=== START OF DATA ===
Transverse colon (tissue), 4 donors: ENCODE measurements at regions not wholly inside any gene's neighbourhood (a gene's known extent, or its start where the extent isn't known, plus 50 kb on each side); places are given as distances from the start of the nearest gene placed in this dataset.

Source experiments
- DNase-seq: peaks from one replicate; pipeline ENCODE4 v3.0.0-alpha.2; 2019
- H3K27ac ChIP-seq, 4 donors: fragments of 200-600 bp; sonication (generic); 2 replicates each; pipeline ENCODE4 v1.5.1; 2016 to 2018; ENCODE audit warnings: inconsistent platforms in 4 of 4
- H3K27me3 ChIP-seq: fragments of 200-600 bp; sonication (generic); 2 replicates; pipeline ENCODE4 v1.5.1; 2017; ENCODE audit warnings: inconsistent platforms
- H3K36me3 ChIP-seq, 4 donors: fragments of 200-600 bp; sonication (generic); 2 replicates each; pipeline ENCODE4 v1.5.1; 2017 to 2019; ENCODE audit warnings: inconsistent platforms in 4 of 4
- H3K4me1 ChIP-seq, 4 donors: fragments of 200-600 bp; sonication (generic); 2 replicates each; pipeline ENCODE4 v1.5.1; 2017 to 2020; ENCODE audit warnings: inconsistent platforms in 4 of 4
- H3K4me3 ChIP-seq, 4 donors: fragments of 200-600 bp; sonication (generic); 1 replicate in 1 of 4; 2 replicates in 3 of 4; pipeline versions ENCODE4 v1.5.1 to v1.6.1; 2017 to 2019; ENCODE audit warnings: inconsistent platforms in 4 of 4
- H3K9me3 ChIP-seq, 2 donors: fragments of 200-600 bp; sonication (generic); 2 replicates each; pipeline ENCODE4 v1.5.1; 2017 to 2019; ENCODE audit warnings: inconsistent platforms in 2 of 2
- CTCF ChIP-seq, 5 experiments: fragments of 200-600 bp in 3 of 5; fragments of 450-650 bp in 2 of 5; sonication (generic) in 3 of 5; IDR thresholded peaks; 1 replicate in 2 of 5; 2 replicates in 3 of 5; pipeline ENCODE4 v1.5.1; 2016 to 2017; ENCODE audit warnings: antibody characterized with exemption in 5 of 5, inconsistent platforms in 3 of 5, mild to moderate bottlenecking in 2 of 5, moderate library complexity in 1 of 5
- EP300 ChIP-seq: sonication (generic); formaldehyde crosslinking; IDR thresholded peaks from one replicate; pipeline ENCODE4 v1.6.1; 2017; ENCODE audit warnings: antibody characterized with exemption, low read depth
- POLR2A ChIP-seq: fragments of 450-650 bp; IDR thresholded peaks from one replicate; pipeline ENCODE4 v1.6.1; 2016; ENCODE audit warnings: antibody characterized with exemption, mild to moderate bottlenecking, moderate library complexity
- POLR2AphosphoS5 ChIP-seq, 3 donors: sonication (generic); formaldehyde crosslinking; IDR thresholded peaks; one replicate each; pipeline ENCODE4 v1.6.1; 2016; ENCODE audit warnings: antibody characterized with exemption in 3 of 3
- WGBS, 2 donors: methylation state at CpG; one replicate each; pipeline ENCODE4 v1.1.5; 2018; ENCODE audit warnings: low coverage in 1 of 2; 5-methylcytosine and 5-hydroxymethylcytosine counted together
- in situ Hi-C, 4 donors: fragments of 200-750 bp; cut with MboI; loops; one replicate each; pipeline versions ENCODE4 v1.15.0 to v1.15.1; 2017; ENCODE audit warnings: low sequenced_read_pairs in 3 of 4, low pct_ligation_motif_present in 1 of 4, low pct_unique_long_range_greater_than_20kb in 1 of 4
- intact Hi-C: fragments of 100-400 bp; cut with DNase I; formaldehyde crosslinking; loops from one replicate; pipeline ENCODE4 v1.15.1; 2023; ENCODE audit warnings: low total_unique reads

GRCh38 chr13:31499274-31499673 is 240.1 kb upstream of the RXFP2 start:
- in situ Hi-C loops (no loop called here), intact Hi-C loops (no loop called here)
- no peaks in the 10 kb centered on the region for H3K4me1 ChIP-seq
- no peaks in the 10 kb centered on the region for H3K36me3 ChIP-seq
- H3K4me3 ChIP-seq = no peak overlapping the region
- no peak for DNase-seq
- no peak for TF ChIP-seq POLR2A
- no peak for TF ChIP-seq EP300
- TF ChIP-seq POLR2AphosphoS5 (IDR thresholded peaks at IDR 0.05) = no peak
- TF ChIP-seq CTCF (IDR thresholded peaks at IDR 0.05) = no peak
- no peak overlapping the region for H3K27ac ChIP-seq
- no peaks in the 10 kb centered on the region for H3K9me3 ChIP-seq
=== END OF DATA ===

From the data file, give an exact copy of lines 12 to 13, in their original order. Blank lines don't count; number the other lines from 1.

- POLR2A ChIP-seq: fragments of 450-650 bp; IDR thresholded peaks from one replicate; pipeline ENCODE4 v1.6.1; 2016; ENCODE audit warnings: antibody characterized with exemption, mild to moderate bottlenecking, moderate library complexity
- POLR2AphosphoS5 ChIP-seq, 3 donors: sonication (generic); formaldehyde crosslinking; IDR thresholded peaks; one replicate each; pipeline ENCODE4 v1.6.1; 2016; ENCODE audit warnings: antibody characterized with exemption in 3 of 3